Students from Snezhinsk discuss global concerns about nuclear activities in the Middle East.
Novouralsk student's presentation on Egypt.
Students from Lesnoy discuss Israel's nuclear program.
A student from Tsinghua High School raises a question.
The School of Cosmonautics, a high school in Zheleznogorsk, Russia, focused on nuclear issues related to Syria, with an overview of the country's history, reasons for developing nuclear power, and analysis on the possibility that Syria might develop nuclear weapons
A student from Zheleznogorsk discusses Syria's nuclear program.
Janesville Academy students engage participants in a round of "Nuclear Jeopardy."
Students from Orinda Academy discuss the pursuit for nuclear technology in Iran and Israel.
Monterey Nonproliferation Students and Experts Share Perspectives
A panel discussion by Monterey Institute of International Studies (MIIS) graduate students specializing in nonproliferation has become an important feature of the CIF conference. Each panelist shared his or her unique experience related to the decision to study nonproliferation issues. The graduate students encouraged CIF participants to work on important global issues and towards creating a safer world. Jessica Varnum, adjunct professor at MIIS and project manager at CNS, moderated the panel. She shared her experience from high school and college, how she came to be interested in this issue, and highlighted the importance of working for something meaningful so that each of us can contribute to a better future. She also emphasized the importance of science education in order to effectively involved oneself in the policy making process. Dawn Verdugo, a chemist teaching science for nonproliferation and terrorism studies while earning a Certificate in Nonproliferation studies, shared her experience working on the technical aspects of nonproliferation. CIF high school students actively engaged the panelists in dialogue during the question and answer session.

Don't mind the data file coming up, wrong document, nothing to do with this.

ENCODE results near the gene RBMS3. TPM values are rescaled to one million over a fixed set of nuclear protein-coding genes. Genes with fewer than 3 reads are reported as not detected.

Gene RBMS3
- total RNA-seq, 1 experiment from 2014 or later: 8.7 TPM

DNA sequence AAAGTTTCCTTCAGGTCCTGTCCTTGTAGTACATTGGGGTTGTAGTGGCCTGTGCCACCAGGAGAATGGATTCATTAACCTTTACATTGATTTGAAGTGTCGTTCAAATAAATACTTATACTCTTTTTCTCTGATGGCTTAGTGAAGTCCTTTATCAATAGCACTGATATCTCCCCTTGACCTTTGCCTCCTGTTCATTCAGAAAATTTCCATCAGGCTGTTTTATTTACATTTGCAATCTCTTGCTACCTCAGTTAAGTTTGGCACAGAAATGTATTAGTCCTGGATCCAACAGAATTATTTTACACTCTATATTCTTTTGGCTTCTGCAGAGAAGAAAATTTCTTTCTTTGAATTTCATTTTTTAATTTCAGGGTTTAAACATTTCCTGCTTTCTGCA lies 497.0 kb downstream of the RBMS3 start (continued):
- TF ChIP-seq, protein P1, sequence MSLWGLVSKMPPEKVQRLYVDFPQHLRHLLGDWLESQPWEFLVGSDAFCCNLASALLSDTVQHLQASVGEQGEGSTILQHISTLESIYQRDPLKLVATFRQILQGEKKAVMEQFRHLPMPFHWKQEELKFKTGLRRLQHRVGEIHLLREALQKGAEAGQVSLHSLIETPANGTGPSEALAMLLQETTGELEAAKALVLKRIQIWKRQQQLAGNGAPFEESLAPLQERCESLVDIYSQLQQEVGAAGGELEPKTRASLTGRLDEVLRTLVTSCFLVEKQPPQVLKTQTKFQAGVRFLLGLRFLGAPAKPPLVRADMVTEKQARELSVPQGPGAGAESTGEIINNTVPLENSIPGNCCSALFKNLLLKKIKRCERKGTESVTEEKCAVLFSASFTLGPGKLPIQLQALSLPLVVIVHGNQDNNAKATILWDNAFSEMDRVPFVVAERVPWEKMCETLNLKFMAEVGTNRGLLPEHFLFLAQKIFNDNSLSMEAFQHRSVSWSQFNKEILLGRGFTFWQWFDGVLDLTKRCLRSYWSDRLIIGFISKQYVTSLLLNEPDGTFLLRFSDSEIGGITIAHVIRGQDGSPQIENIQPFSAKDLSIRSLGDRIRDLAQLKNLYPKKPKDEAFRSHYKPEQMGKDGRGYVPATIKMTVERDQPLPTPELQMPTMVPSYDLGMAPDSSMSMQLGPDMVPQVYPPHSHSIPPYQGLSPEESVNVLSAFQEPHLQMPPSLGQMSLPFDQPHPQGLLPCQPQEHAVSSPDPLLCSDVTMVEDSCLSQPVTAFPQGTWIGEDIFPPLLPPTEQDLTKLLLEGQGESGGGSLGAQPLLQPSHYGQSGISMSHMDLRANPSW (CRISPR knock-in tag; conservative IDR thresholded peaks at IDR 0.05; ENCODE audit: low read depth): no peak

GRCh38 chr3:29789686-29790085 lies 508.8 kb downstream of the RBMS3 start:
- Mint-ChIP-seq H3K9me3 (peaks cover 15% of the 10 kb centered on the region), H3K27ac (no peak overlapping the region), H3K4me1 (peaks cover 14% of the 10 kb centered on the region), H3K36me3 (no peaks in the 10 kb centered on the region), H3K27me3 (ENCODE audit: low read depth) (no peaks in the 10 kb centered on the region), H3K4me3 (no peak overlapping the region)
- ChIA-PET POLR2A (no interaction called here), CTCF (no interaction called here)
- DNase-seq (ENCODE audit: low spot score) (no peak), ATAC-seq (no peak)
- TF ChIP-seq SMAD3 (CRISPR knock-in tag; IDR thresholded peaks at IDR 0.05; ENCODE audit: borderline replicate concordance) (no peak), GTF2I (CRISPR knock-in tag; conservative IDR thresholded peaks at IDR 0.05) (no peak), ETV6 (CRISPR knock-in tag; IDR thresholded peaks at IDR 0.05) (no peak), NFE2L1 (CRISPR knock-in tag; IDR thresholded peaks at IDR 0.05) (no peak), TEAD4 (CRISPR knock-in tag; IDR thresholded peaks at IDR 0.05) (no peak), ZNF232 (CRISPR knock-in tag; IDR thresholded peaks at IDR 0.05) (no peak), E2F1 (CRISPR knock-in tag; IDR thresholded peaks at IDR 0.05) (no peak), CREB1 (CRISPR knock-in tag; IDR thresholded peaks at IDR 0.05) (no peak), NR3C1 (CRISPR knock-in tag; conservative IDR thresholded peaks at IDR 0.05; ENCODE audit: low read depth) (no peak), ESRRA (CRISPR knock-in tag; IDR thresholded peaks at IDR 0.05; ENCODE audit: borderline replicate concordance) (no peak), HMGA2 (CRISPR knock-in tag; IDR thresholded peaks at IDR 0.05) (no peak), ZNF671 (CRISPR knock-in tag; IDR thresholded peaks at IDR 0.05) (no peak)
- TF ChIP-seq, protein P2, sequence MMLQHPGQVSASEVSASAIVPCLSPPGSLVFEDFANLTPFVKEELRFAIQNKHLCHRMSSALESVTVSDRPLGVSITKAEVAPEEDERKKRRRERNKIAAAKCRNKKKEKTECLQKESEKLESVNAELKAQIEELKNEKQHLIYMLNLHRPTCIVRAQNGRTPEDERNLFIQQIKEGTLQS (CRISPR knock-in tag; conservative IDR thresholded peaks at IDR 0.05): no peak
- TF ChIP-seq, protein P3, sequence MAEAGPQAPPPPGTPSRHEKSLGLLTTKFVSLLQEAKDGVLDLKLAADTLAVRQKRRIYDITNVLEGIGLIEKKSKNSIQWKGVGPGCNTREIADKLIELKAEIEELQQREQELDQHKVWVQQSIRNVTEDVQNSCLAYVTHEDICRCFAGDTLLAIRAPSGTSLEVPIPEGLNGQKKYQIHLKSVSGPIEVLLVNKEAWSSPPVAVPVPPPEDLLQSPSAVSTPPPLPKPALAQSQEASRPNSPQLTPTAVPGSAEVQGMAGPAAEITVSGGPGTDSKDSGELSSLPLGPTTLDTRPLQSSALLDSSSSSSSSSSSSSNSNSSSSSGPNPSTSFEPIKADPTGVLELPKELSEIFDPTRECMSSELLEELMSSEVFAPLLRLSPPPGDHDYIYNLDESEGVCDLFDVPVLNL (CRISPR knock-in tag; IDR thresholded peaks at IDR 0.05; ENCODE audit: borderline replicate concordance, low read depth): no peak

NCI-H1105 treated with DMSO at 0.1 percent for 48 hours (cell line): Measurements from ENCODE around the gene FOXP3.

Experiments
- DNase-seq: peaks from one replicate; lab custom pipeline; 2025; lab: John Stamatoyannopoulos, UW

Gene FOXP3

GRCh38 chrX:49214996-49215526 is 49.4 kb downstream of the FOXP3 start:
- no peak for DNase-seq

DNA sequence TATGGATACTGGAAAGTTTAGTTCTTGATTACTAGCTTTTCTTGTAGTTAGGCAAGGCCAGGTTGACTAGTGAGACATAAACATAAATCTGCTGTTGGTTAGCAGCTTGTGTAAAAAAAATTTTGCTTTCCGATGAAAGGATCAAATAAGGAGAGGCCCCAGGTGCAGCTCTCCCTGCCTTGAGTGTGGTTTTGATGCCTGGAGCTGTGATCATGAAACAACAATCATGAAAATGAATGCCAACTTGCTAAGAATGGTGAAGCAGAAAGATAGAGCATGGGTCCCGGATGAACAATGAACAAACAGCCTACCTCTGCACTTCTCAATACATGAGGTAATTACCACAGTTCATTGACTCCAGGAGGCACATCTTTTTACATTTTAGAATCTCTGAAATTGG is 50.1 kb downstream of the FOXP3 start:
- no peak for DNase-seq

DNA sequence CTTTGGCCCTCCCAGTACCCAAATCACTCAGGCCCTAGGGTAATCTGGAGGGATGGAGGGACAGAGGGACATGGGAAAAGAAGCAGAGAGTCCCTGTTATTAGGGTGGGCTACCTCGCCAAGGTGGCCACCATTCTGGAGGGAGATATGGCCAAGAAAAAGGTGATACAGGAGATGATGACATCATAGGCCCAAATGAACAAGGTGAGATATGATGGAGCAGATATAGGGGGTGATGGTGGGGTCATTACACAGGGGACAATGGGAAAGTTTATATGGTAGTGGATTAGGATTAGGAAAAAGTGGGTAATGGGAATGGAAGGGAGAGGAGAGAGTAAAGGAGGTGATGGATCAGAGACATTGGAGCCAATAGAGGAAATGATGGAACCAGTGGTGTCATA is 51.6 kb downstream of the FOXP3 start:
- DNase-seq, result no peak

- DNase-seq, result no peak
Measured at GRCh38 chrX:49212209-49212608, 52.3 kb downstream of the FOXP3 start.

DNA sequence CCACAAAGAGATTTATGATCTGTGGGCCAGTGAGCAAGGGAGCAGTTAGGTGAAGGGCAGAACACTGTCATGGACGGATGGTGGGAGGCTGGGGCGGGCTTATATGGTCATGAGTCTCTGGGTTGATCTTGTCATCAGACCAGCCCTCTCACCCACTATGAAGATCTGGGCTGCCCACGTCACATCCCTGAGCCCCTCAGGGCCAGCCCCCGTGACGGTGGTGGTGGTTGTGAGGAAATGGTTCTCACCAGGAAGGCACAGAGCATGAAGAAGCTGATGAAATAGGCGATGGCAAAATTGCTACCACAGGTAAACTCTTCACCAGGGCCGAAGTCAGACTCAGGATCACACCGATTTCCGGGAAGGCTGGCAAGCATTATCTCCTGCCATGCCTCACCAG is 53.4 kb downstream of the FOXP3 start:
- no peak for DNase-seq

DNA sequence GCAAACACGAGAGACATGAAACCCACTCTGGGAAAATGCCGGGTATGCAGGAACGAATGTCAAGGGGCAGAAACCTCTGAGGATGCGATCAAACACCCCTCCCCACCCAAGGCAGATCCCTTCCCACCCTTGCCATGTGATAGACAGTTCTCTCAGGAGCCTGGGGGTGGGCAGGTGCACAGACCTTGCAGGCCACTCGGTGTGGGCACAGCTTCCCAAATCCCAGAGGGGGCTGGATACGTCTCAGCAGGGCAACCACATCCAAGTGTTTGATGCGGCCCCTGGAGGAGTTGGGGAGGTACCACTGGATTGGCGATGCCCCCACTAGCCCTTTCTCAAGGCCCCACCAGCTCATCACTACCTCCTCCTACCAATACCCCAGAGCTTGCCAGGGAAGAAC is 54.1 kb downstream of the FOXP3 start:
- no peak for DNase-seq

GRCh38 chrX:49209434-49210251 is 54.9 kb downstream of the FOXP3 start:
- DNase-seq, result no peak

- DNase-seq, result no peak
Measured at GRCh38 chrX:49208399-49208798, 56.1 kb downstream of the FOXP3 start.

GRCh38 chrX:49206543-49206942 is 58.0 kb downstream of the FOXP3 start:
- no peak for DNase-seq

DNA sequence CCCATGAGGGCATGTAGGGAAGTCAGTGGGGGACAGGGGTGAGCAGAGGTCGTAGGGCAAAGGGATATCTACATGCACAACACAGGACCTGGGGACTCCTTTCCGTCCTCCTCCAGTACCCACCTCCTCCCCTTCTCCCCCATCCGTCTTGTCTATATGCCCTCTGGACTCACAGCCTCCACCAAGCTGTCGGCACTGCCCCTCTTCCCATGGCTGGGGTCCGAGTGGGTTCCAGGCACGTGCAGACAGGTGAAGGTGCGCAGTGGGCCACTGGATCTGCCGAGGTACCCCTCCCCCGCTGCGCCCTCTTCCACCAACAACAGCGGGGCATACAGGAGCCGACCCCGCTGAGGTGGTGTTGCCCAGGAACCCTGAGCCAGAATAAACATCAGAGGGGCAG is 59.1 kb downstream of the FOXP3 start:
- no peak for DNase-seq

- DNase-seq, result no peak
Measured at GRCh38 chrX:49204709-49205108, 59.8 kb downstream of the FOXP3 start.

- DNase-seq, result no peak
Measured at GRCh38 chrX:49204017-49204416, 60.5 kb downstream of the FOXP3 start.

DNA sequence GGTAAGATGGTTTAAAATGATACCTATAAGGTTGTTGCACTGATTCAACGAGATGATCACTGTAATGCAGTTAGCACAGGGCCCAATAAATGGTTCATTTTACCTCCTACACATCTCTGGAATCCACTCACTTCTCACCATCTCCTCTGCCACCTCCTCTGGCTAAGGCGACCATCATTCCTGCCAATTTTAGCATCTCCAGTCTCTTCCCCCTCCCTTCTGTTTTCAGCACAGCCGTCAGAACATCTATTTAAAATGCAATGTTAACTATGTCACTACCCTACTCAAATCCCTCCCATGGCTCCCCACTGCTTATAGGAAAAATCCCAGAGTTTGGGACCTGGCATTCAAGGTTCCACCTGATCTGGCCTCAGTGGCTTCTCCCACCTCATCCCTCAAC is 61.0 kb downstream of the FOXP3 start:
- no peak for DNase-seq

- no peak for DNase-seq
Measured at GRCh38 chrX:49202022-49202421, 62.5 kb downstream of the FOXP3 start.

CNS students and alumni share their experience in nonproliferation studies and careers.
CIF student asking a question to panelists.
Gaukhar Mukhatzhanova, CNS research associate and Nuclear Nonproliferation Treaty project manager, gave the keynote address at the conference. In her speech, "Nuclear Proliferation and the Middle East, Predicting the Unpredictable?" she shared her analysis on nuclear proliferation challenges in the region. A lively question and answer session followed, with the students asking many stimulating and provocative questions.
Gaukhar Mukhatzhanova, CNS Research Associate, gives the keynote speech.
CIF Students' Gain Knowledge, Critical Thinking Experience
All the high school students participating in CIF worked hard to master knowledge on this daunting topic over the past semester. They gave high quality presentations of their research and analysis and showed clear enthusiasm for the study of nonproliferation issues. Before attending the spring conference, students also completed a written assignment on the topic based on the curriculum. Through this process, students were able to engage in important research and educational activities including brainstorming, evaluation of content, critical thinking, synthesis of information, and academic writing. Most students found the CIF program critical in improving their understanding of nuclear nonproliferation issues and the connection with and concerns of other people and nations; they also generally agreed that participating in CIF has improved their writing and analytical skills. Students also were able to become acquainted with fellow participants from around the United States, Russia and China and build friendships that will contribute to better understanding across cultures.
Participants from Franklin High School with Dr. Fred Wehling, Education Program Director, and Masako Toki, Project Manager.
CIF participants at the Monterey Bay Aquarium
For more information about the CIF programs and activities, visit us at: http://www.criticalissuesforum.org
Tsinghua High School students
Student Panel Videos
Russian High Schools
U.S. High Schools
Chinese High School
Each school's presentation and other materials produced by CIF students are available on the CIF program web site at www.criticalissuesforum.org.